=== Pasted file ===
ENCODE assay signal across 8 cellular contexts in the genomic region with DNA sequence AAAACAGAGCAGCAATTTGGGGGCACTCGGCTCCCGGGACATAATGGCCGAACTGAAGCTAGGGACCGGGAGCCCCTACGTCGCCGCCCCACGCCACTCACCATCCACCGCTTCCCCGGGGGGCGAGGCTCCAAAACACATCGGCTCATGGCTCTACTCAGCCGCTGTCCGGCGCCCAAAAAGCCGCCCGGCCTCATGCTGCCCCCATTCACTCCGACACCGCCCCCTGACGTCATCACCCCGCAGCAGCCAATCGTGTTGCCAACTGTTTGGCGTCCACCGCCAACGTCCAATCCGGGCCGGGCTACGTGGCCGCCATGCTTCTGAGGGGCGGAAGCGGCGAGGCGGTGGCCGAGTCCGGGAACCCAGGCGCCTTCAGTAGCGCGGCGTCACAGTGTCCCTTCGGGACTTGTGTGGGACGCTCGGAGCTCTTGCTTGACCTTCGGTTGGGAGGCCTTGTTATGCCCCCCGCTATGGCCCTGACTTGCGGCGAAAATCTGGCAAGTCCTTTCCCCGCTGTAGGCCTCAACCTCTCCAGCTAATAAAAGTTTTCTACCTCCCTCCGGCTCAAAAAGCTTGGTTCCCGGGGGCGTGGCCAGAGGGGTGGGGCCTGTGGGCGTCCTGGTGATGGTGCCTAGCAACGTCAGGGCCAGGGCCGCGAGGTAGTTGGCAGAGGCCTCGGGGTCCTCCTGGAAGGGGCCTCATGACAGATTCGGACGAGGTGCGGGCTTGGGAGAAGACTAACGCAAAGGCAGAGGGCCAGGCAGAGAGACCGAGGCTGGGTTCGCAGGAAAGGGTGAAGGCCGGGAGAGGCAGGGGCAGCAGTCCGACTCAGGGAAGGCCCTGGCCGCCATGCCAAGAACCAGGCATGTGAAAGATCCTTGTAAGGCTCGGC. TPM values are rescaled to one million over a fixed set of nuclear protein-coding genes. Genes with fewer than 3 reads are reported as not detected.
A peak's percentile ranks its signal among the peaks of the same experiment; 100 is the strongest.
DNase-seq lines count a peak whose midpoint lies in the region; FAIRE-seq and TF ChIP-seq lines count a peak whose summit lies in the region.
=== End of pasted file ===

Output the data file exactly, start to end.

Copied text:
ENCODE assay signal across 8 cellular contexts in the genomic region with DNA sequence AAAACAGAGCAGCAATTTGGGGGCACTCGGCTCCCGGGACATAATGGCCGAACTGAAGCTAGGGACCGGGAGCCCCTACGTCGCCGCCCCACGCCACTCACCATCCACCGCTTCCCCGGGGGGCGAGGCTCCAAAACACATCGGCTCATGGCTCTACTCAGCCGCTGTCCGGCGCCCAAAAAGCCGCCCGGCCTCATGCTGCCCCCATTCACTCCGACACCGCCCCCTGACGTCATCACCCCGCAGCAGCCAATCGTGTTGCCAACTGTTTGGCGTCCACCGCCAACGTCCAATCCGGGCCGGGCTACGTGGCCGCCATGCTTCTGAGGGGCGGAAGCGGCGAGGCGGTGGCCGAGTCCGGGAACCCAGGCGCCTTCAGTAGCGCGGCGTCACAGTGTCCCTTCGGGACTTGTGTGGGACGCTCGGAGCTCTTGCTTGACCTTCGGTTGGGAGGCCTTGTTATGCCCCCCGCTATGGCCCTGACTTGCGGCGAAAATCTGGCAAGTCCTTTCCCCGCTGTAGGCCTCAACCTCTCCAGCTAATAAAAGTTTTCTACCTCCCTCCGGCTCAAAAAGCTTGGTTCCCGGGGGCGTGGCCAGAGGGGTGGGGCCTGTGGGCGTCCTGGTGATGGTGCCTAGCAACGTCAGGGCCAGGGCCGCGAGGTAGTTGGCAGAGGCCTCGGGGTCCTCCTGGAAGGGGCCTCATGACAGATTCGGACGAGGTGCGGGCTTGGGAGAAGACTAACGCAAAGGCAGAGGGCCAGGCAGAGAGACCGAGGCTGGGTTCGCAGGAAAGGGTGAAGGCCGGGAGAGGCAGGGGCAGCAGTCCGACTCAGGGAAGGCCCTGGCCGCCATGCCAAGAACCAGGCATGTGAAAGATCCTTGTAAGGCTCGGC. TPM values are rescaled to one million over a fixed set of nuclear protein-coding genes. Genes with fewer than 3 reads are reported as not detected.
A peak's percentile ranks its signal among the peaks of the same experiment; 100 is the strongest.
DNase-seq lines count a peak whose midpoint lies in the region; FAIRE-seq and TF ChIP-seq lines count a peak whose summit lies in the region.